Mission to provide sanitary products will keep African girls in school

by - 5th September 2014

FRANCIS GARDOM is known for being a traditionalist, Anglo-Catholic priest of a type that has become a rare bird within the Church of England, most having gone to Rome or elsewhere.

Less is known about the risks he takes on the streets of south London, where he has been working as a street pastor through the nights for 10 years, not always being thanked by the intoxicated, vulnerable people he helps home or to hospital after finding them vomiting and legless on the street in the small hours. He also teaches English as a foreign language and continues to serve as honorary curate at his church in Lewisham.

At an age when most would surely be thinking of hanging up the alb - he was born in 1934 - he is in fact fronting the foundation of a new charity that could bring relief to hundreds, even thousands of young women and teenage girls in Africa.

At present, when many of the more economically disadvantaged women in countries such as Kenya and Zambia have their period, they have no access to the sanitary products that their sisters around the world take for granted. For those still at school, they are likely to be kept at home for four days, which research has shown can add up over a year to losing up to 13 per cent of their school year. At home, leaves, rags or other products will be used. Infections are not uncommon.

New charity

Father Gardom is in the process of setting up a new charity, Stamens (Sanitary Towels and Menstruation), to raise funds to buy the products these women need. He hopes it will be launched by Christmas, after the legal and financial hoops have been jumped through. The modest aim, of raising £5,000 a year to start with, has the potential to clear a path to complete the schooling for hundreds upon hundreds of women. He is starting with a project in Kenya that he already helps personally by giving small monthly donations.

The idea grew up in Zambia, where a pastor working in a women’s prison realised that this was one of the worst aspects of the incarceration for the inmates, many in jail with their children, who also had somehow to be fed.


At last year’s meeting of Gafcon, the Global Anglican Future Conference, in Nairobi he was introduced to Margaret Mercy Onyango, and Stamens will work with her society, Margaret Mercy Ministries. This organisation specialises in helping children who cannot go to school because of poverty. A pilot project that has resulted in all the girls in one school continuing their education without interruption simply by supplying them with sanitary towels has been judged a resounding success. Its supporters would now like to extend this provision far more widely, not just in Rarieda district in Bondo, which is in Siaya County in Kenya, but also into other parts of the county, and eventually to other African countries.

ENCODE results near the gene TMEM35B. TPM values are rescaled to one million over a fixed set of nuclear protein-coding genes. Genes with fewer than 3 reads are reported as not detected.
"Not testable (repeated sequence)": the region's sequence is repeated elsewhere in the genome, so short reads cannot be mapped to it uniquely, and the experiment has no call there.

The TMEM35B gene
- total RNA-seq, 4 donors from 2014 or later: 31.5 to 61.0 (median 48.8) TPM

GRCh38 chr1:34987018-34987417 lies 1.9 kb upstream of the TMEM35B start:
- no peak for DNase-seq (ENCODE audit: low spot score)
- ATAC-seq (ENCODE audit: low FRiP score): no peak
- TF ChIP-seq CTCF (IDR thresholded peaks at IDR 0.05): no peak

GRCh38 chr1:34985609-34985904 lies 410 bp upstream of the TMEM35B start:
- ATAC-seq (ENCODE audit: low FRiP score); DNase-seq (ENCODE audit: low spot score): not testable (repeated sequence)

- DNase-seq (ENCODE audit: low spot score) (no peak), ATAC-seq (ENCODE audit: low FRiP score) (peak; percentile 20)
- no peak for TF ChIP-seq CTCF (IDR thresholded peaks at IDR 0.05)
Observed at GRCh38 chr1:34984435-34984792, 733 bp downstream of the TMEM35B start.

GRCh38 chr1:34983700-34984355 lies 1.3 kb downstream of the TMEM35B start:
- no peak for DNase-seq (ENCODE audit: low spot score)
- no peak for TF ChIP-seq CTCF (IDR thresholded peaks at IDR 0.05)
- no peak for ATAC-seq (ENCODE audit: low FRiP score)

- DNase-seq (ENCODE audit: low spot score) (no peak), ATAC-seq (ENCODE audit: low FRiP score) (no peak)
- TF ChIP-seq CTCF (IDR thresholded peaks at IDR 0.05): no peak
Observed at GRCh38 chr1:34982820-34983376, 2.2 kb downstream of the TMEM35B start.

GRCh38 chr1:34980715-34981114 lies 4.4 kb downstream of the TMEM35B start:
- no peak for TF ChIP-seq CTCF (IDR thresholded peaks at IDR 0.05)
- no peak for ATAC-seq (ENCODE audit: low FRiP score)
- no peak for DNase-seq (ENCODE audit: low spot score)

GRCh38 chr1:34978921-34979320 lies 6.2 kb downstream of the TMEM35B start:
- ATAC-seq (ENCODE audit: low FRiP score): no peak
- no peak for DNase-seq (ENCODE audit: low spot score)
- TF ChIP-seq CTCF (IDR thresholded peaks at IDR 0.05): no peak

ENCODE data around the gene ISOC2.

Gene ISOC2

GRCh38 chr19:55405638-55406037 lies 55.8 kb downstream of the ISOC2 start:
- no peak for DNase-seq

The aim of Stamens is not to replace but complement similar projects already funded, for example, by Rotary. Stamens will seek out the projects that are too small to attract the help of the bigger organisations.

The set-up is simple. The sanitary towels are purchased in Africa and are delivered to the mission to be handed out to those who need them. The possibility of setting up a small industry to manufacture them is being looked into.

Father Gardom told Lapido: ‘If the students do not have the provision they do not go to school or they use alternatives like grass or ash and that can cause infections. Not going to school is a tragedy for them. This has the potential to transform the educational prospects for these young girls. Yet it is surprising how many people do not imagine this could be a problem at all. I am very excited about it. It is something practical, which serves a particular purpose, and will not cost an arm and a leg.’

Procter and Gamble is among those already doing some similar work in the field, on a much larger scale. A spokesman said: ‘We are already very active in this area and have been for some time with work we do on our feminine care brands, Always and Tampax, in partnership with NGOs in the region. It started with a program called Protecting Futures in 2007.

The program is dedicated to helping vulnerable girls stay in school and realise their full potential through continued education. This program also works to raise awareness and build advocacy for a little known issue: that lack of access to sanitary protection and sanitary facilities can have a significant impact on girls' education. Over the first four years, Protecting Futures aimed to reach one million vulnerable girls through puberty education and the installation of 500 sanitary facilities with an overall commitment of up to $15m from P&G brands Tampax and Always and their partners.’

Empowering women

This has also been extended to a partnership between the Always brand and UNESCO. Through this, every time a UNESCO marked Always pack is purchased, Always will donate a lesson to a girl in Senegal. ‘It’s all part of our campaign to help empower women around the world. In partnership with UNESCO, we’ve been supporting a literacy programme in Senegal for the past two years. It began in France, and this year we’re extending it to other countries across Europe, including the UK,’ he said.

‘In the UK we’re planning to donate more than seven million lessons to support girls’ education. So far 3,000 girls have improved their literacy and numeracy skills through traditional and online classes. It’s been so successful that another 3,000 are already looking to enrol.’

Father Gardom is also hoping to seek advice from the Mothers’ Union, possibly using the organisation’s grass roots networks to find out where help from the big players is not reaching. The Mothers’ Union told Lapido: ‘We wish Francis and the Stamens project every success in the future.’

Click here to find out more about Stamens